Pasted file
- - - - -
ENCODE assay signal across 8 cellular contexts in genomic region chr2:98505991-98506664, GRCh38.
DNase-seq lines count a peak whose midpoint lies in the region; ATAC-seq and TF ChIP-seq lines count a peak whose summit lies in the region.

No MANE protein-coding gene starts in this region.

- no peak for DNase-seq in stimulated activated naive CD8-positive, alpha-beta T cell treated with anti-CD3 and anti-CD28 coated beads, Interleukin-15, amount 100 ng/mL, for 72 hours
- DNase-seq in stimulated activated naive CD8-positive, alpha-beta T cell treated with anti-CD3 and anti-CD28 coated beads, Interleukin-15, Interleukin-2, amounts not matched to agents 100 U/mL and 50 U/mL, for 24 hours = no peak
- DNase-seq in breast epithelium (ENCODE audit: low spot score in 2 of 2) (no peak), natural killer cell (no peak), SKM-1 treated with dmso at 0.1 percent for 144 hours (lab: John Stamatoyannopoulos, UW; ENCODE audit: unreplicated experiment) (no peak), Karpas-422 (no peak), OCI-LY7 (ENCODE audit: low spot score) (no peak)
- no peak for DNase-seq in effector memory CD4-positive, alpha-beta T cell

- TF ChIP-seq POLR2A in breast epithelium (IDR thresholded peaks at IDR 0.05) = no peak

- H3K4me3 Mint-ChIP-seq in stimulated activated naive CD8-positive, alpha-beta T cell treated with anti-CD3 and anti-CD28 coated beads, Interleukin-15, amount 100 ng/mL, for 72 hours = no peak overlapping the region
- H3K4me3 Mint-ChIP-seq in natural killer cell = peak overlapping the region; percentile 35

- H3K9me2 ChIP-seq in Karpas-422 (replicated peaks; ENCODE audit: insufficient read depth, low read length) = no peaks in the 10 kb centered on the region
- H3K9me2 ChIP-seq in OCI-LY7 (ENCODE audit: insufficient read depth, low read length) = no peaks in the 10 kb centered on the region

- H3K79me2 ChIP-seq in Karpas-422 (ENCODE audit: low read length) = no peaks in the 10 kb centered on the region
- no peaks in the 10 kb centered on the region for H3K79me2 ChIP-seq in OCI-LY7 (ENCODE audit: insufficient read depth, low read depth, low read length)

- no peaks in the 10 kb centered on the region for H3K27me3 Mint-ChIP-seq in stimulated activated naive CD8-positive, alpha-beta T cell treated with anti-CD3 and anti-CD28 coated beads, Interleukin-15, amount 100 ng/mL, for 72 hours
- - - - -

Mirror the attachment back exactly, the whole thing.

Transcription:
ENCODE assay signal across 8 cellular contexts in genomic region chr2:98505991-98506664, GRCh38.
DNase-seq lines count a peak whose midpoint lies in the region; ATAC-seq and TF ChIP-seq lines count a peak whose summit lies in the region.

No MANE protein-coding gene starts in this region.

- no peak for DNase-seq in stimulated activated naive CD8-positive, alpha-beta T cell treated with anti-CD3 and anti-CD28 coated beads, Interleukin-15, amount 100 ng/mL, for 72 hours
- DNase-seq in stimulated activated naive CD8-positive, alpha-beta T cell treated with anti-CD3 and anti-CD28 coated beads, Interleukin-15, Interleukin-2, amounts not matched to agents 100 U/mL and 50 U/mL, for 24 hours = no peak
- DNase-seq in breast epithelium (ENCODE audit: low spot score in 2 of 2) (no peak), natural killer cell (no peak), SKM-1 treated with dmso at 0.1 percent for 144 hours (lab: John Stamatoyannopoulos, UW; ENCODE audit: unreplicated experiment) (no peak), Karpas-422 (no peak), OCI-LY7 (ENCODE audit: low spot score) (no peak)
- no peak for DNase-seq in effector memory CD4-positive, alpha-beta T cell

- TF ChIP-seq POLR2A in breast epithelium (IDR thresholded peaks at IDR 0.05) = no peak

- H3K4me3 Mint-ChIP-seq in stimulated activated naive CD8-positive, alpha-beta T cell treated with anti-CD3 and anti-CD28 coated beads, Interleukin-15, amount 100 ng/mL, for 72 hours = no peak overlapping the region
- H3K4me3 Mint-ChIP-seq in natural killer cell = peak overlapping the region; percentile 35

- H3K9me2 ChIP-seq in Karpas-422 (replicated peaks; ENCODE audit: insufficient read depth, low read length) = no peaks in the 10 kb centered on the region
- H3K9me2 ChIP-seq in OCI-LY7 (ENCODE audit: insufficient read depth, low read length) = no peaks in the 10 kb centered on the region

- H3K79me2 ChIP-seq in Karpas-422 (ENCODE audit: low read length) = no peaks in the 10 kb centered on the region
- no peaks in the 10 kb centered on the region for H3K79me2 ChIP-seq in OCI-LY7 (ENCODE audit: insufficient read depth, low read depth, low read length)

- no peaks in the 10 kb centered on the region for H3K27me3 Mint-ChIP-seq in stimulated activated naive CD8-positive, alpha-beta T cell treated with anti-CD3 and anti-CD28 coated beads, Interleukin-15, amount 100 ng/mL, for 72 hours